Climate Change

“A Village in Syria” is one example of a community suffering from severe Climate Change


More than a third of the world’s largest aquifers are “in distress”. These are the geological formations that hold or conduct water, and supply wells or springs.  Human activities are draining aquifers faster than nature can replenish them, according to NASA satellite observations.  The problem is most serious in regions where rainfall and snowmelt can’t replace water extracted for agriculture and other human purposes. The Financial Times (2015)


The impact of climate change will also have a major impact on humanitarian disasters and the response of both first-order impacts, such as agricultural production and the second order impacts, the tendency for political systems to become more repressive. Maxwell in Barrett (2010)

Olive production fell to 450,000 tonnes in 2014, about 50% of production before the conflict, reflecting poor rainfall and the impact of the conflict “Picking up the Pieces” (2015)

In Syria, severe droughts from 2006 to 2011 led to total crop failure and massive livestock mortality. By 2009 farmers and herders were heading for the city. The dysfunctional regime did little to quell the social and economic pressures resulting from these extraordinary climate stresses. Food insecurity was clearly a primary trigger for the instability that followed. Protests were often about access to food, the ensuing violence worsened food insecurity: a vicious cycle.

Weak rainfall has continued to suppress cereal production in important agricultural regions. Instability has disrupted famers’ access to fertilizer and seeds, magnifying the problem.  From Lybbert & Morgan’s “Case Study: Syria” in Barrett (2010)

 Map: World Food Programme July 2009. The village is north of Hasakah (red/green zone) 

Conflicts jeopardise food supply

Refugees are even more likely to suffer from food insecurity, malnutrition and diseases. Ongoing violence, the huge number of internally displaced persons and increasing numbers of refugees from Syria have exacerbated the situation in Iraq too. Families from A Village in Syria can illustrate difficulties with food in Iraq. When they were in Iraq for 5 months in 2014, they told us “We have a house but no food” In 2014 Syria was classed as Moderate with a Hunger level of 5.0 to 9.9 Iraq as Serious 10.00 to 19.9

If a child is wasted this may be related to acute inadequate food intake or infectious diseases. If a child is stunted and wasted, this may be due to severe food insecurity or health problems over a longer period. Malnutrition is a factor in infections, such as leshmaniasis . Seventy five of the children in the camp developed leshmaniasis in 2014; a disease similar to leprosy, the vectors are sand flies. Treatment is very difficult and expensive. The scars can be scars for life. Better to buy soap for them, which we did in 2014. We are urging them to buy more soap now.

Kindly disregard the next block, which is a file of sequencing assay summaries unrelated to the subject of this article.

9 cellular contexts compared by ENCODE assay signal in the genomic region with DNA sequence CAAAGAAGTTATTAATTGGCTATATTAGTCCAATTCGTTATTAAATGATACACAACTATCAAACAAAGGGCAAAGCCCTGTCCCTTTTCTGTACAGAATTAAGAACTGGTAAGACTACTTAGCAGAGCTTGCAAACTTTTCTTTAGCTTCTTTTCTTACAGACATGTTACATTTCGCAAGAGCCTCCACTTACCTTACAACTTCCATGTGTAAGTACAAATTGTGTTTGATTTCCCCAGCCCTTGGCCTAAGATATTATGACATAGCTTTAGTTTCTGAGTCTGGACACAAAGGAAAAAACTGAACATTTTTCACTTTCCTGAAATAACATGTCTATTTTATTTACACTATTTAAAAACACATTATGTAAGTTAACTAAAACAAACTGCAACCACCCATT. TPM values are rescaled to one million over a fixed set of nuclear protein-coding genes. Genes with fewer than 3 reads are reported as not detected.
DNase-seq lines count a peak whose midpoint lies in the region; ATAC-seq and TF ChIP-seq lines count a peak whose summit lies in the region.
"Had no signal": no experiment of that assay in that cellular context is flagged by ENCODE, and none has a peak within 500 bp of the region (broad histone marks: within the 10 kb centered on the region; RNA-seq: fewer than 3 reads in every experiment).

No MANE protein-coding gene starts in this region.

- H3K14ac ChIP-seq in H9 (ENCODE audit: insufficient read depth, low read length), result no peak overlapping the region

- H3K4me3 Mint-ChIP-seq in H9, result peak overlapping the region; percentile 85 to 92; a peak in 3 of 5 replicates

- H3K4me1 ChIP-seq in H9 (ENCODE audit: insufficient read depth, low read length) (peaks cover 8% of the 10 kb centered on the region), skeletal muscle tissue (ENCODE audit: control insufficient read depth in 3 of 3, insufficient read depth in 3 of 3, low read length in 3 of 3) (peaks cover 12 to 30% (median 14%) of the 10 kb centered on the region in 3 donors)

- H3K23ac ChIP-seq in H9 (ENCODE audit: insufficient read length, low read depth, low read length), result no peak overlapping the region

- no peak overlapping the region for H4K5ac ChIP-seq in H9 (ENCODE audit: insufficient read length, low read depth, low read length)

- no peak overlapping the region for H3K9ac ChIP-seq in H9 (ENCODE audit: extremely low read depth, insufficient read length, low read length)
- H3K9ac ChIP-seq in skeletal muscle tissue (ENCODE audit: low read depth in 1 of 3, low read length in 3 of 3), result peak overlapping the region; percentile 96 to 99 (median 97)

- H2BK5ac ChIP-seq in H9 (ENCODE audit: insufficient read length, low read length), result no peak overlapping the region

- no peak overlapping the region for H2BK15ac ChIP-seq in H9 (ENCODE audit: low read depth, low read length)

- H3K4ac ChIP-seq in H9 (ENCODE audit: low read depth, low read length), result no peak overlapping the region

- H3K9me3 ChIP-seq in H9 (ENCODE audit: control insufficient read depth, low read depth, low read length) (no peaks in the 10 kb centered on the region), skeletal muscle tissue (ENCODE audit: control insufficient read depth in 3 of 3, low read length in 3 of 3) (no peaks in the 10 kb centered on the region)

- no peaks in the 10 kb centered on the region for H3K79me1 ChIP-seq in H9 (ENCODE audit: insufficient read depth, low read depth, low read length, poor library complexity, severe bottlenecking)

When the village had three engineers (who are now in Turkey, looking for work) we began to look at the feasibility for aquaponics. People in the area love to eat fish, the technology of aquaponics seems possible. We checked with the village, building a dam to create a fish pond is not feasible.  Any surplus fish could be sold although Importing and maintaining the equipment would be a challenge. We are looking at this again, not least because it would involve the men and create livelihoods them.

Learn More


The Lush Polytunnel

Gardens offer great potential for improving household food and nutrition security on small, intensively used plots of land. Products are primarily intended for family consumption. The pathways for improving nutrition through home gardens include:

  1. Direct access to a diversity of nutritionally-rich foods
  2. Increased purchasing power from savings and income generated from the sale of garden products
  3. Secured food provision during lean seasonal periods (FAO, 2010a).

Any surplus is shared with other villages, not sold.

Learn More

Before the conflict started, the government maintained Scientific Research Stations, corralled in guarded complexes. If they did any work on disease-resistant or drought-resistance strains of wheat, their findings were not shared:  another government plan with no positive outcome for local farmers.


Ten years ago the village was self-sufficient in wheat and grew a variety of vegetables, both for the table and for crop rotation. The land was owned and worked by a several farmers, helping each other out with ploughing and harvesting. Wheat was taken to mills to be ground into flour, and stored in grain silos.

Grain silos are now casualties of the civil war: some have been converted or ‘canibalized’ for use as improvised oil refineries (Chatham House Report “Picking up the Pieces” 2015 by David Butter).  The village no longer takes grain for milling. It’s too dangerous to transport the grain. Grain is now milled in the village, by hand, “Artisan bread” in the UK, food for survival in the village.  

On-going difficulties with wheat production include the difficulty and cost of buying seed wheat; the difficulty and cost of buying fertilizers and the expense and difficulty of buying diesel for tractors. The village has a carefully maintained old combine harvester. Labour is not a problem, even with fewer men in the village, only seven at present. The men help each other and share the harvest. As noted elsewhere, there is a scarcity of water. In the drought years 2006-2011 (see World Food Programme Map above) the village suffered badly. However, the land is privately owned and there are no outstanding loans.